3. Iterate. Iterate. Finally, Szaky puts high importance on testing. Every idea that comes out of TerraCycle has to be tested in 30, 60, and 90 days and then iterated and improved.

5. Get feedback – even when it hurts

Feedback shows you if things are going in the right direction or need to be adjusted. When presenting innovative ideas to investors and potential partners, the TerraCycle team asks for all the reasons their innovation may not work. According to Szaky “the best feedback by far (is) to be able to really refine that idea into something that is truly spectacular.”

6. Invest in failure

As painful as bad feedback can be, failure is usually worse, but it’s an important part of life. Szaky encourages you to overcome the negative feelings by looking at failure as tuition in the school of life: “You pay and you accomplish nothing other than learning. You don’t build anything in the class, your homework is never seen by anyone than your teacher. So, you are not being productive per se, but you are learning, and you are paying money for that learning.” The more innovative the idea, the more mistakes and failures are likely before the idea can truly reach fruition.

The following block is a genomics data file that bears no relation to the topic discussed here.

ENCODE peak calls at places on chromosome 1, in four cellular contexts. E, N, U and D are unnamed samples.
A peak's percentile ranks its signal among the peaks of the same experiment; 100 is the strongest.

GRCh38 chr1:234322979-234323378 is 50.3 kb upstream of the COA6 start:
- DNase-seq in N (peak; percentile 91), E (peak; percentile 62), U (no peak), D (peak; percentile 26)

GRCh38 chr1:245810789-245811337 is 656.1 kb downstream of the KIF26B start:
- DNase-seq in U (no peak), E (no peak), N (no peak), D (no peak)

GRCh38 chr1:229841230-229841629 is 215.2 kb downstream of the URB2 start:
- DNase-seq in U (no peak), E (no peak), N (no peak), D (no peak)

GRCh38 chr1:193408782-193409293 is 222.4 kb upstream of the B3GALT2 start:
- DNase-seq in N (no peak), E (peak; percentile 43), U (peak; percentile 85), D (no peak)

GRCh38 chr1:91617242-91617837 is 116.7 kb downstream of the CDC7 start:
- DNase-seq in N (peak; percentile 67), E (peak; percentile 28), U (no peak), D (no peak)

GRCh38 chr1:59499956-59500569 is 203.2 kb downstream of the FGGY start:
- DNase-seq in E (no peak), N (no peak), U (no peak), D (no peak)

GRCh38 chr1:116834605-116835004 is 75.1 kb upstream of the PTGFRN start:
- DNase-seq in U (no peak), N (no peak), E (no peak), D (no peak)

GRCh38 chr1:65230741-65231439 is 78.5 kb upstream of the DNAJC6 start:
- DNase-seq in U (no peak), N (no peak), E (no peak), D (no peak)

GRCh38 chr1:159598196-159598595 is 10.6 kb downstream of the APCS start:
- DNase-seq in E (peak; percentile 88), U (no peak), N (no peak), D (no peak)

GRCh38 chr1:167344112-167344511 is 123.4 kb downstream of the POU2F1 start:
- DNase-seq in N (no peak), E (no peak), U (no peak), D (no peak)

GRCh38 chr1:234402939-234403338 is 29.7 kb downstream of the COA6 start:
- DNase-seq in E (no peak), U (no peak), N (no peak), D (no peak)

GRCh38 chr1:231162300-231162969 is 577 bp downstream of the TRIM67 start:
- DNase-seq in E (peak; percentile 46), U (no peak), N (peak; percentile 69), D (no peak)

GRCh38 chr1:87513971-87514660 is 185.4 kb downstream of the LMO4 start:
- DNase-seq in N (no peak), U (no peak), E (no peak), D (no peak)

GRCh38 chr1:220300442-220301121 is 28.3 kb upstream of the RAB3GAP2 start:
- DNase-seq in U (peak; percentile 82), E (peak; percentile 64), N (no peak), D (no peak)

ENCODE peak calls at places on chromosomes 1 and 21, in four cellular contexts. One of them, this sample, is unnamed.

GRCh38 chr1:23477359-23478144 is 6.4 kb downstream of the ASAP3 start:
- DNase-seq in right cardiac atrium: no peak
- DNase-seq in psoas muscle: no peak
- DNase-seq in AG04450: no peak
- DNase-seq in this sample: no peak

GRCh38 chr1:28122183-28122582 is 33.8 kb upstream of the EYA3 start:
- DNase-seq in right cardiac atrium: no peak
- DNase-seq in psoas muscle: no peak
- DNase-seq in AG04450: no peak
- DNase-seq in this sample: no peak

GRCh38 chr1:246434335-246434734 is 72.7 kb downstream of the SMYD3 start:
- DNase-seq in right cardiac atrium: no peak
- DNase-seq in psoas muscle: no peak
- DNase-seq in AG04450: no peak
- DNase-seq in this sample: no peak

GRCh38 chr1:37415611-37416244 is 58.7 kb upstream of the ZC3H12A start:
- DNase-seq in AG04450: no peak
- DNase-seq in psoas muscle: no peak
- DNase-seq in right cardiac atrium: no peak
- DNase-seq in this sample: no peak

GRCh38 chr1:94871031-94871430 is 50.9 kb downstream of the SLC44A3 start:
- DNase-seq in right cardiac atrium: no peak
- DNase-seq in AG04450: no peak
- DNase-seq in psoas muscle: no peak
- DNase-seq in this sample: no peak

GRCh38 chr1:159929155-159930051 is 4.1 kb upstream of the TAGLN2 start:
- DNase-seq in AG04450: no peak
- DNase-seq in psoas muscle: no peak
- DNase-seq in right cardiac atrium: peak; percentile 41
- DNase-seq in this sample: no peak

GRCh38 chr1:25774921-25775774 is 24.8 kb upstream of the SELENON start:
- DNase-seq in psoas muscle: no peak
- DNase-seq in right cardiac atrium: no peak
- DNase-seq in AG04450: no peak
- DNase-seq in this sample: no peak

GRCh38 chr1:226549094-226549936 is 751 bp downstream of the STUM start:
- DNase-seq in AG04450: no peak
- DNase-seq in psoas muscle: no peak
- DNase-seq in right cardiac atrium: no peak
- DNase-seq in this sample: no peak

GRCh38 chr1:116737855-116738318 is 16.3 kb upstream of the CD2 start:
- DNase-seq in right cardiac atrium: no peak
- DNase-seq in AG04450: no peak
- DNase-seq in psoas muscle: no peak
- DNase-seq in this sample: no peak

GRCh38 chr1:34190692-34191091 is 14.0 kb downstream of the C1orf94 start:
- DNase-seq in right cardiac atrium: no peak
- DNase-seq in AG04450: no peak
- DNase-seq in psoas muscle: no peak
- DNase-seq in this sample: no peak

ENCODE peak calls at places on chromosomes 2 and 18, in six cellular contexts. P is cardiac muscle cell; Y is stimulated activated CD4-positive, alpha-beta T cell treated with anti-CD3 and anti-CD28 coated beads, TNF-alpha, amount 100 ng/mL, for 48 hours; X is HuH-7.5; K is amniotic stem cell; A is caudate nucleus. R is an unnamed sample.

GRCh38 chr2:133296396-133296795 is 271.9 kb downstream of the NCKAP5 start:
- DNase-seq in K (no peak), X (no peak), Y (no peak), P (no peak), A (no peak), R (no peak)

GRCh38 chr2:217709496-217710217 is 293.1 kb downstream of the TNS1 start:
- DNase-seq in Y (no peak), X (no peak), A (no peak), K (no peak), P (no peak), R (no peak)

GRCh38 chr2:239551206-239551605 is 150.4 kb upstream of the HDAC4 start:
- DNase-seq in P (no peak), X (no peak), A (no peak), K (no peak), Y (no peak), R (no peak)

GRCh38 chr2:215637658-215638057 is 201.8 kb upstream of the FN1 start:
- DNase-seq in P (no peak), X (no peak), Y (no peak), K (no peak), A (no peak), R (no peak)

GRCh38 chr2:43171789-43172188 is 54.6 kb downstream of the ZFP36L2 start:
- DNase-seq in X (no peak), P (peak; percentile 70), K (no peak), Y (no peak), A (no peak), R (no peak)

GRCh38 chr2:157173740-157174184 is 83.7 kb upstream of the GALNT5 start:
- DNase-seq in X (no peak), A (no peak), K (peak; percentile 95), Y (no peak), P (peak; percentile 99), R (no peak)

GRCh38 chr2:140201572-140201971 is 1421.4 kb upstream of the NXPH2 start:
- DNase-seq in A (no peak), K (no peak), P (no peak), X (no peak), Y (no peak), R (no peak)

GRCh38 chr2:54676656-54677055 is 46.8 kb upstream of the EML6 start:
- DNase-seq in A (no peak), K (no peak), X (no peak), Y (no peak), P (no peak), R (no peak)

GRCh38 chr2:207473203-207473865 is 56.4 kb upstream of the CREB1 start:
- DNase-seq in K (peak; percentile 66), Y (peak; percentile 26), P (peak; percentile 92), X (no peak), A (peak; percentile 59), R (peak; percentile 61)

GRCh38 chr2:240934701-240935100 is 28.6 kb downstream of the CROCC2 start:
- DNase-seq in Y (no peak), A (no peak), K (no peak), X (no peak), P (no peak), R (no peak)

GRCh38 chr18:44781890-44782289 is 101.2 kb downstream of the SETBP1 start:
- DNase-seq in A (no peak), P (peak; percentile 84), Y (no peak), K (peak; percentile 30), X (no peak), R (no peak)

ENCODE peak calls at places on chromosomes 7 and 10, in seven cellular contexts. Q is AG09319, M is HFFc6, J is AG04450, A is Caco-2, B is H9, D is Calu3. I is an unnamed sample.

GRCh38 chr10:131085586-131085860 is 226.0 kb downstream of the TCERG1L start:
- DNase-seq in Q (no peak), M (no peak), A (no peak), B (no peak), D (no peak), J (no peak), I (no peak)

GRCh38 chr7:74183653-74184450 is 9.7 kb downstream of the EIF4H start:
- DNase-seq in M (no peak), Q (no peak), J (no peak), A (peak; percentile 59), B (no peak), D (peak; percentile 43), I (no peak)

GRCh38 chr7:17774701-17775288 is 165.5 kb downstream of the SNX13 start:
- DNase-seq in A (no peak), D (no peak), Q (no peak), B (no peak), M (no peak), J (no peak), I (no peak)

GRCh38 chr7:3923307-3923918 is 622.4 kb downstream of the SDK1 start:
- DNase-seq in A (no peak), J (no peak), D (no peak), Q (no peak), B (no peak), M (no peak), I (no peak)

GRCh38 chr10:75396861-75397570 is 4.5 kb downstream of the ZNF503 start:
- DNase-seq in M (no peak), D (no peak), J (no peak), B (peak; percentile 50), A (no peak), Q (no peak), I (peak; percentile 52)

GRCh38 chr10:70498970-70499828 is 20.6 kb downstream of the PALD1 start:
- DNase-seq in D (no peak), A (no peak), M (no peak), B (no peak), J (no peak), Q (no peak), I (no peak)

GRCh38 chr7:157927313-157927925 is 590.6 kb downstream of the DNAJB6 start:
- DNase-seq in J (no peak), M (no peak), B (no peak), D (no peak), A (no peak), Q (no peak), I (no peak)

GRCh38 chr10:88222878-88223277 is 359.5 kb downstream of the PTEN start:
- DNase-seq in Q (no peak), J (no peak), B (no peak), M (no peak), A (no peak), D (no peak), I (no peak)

7. Embrace your inner American cowboy

Social entrepreneurs often deal with incredibly difficult issues and, at times, those issues are worsening even as they work to solve them. This constant uphill battle can be exhausting, and even debilitating. In order to keep going, Szaky suggested that every social entrepreneur should have the optimism of a crazy cowboy baked in them to resort to in difficult times. It is something that he, as a Hungarian, has observed in American culture and wished for his team and the world. “If I can encourage anything it is really to create that optimism and to look at every negative as ‘what can I learn? How can it be an opportunity not a failure?’”

Special thanks to Professor Shelly Galvin who invited Tom to join a virtual Q&A session with students just like me, pursuing an online Executive Education Diploma in Social Innovation at the United Nations-established University for Peace. If you are interested in enrolling in one of the online courses, you can find more information here or reach out to me with any questions.


Liepa Olsauskaite is a contributor to the UPEACE Centre for Executive Education blog. She is a marketing specialist, working primarily in the areas of circular economy and social impact and is currently pursuing a Diploma in Social Innovation at UPEACE.